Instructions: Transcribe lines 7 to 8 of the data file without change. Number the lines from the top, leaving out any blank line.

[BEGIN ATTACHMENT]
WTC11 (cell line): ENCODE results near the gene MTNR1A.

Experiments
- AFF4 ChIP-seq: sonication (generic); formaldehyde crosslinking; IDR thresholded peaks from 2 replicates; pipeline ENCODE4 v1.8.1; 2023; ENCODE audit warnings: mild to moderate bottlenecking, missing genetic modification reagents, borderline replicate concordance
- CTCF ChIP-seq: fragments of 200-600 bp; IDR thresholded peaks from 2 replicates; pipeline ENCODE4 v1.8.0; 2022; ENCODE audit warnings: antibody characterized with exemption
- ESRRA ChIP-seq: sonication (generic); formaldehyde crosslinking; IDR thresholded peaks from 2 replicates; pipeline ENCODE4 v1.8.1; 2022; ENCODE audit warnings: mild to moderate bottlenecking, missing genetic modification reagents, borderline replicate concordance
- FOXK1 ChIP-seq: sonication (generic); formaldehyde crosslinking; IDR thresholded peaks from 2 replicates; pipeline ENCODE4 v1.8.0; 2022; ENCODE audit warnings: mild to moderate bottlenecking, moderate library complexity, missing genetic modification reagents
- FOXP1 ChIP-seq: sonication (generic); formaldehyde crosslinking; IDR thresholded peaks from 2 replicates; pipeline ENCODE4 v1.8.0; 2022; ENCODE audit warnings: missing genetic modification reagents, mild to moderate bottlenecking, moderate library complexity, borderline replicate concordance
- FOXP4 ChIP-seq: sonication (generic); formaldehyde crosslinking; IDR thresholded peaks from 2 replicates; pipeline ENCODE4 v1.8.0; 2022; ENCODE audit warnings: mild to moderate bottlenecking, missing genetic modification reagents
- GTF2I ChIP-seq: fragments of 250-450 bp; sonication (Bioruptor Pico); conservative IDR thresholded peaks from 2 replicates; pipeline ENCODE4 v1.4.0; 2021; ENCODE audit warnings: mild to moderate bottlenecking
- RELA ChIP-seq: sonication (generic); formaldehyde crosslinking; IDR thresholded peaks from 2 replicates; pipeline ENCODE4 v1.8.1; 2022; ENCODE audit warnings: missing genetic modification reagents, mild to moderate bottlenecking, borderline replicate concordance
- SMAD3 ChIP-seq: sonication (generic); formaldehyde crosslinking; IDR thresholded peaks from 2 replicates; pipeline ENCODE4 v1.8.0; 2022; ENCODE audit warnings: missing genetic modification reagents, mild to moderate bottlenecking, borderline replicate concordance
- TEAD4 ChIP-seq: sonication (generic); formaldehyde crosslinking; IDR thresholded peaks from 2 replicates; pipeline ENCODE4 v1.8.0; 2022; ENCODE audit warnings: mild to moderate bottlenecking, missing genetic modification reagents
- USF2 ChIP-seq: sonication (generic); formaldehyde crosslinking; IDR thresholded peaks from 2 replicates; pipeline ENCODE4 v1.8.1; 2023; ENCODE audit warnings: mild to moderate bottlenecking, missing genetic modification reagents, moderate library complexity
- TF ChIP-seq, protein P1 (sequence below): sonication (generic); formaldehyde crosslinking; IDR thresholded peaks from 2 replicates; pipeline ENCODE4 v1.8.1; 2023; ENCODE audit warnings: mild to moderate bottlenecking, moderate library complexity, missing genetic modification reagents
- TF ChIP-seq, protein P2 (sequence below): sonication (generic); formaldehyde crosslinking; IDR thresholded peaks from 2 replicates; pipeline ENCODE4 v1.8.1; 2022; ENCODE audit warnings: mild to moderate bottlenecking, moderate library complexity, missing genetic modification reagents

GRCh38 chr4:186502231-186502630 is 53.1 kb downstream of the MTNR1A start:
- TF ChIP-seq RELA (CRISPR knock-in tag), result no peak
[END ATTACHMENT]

- FOXP1 ChIP-seq: sonication (generic); formaldehyde crosslinking; IDR thresholded peaks from 2 replicates; pipeline ENCODE4 v1.8.0; 2022; ENCODE audit warnings: missing genetic modification reagents, mild to moderate bottlenecking, moderate library complexity, borderline replicate concordance
- FOXP4 ChIP-seq: sonication (generic); formaldehyde crosslinking; IDR thresholded peaks from 2 replicates; pipeline ENCODE4 v1.8.0; 2022; ENCODE audit warnings: mild to moderate bottlenecking, missing genetic modification reagents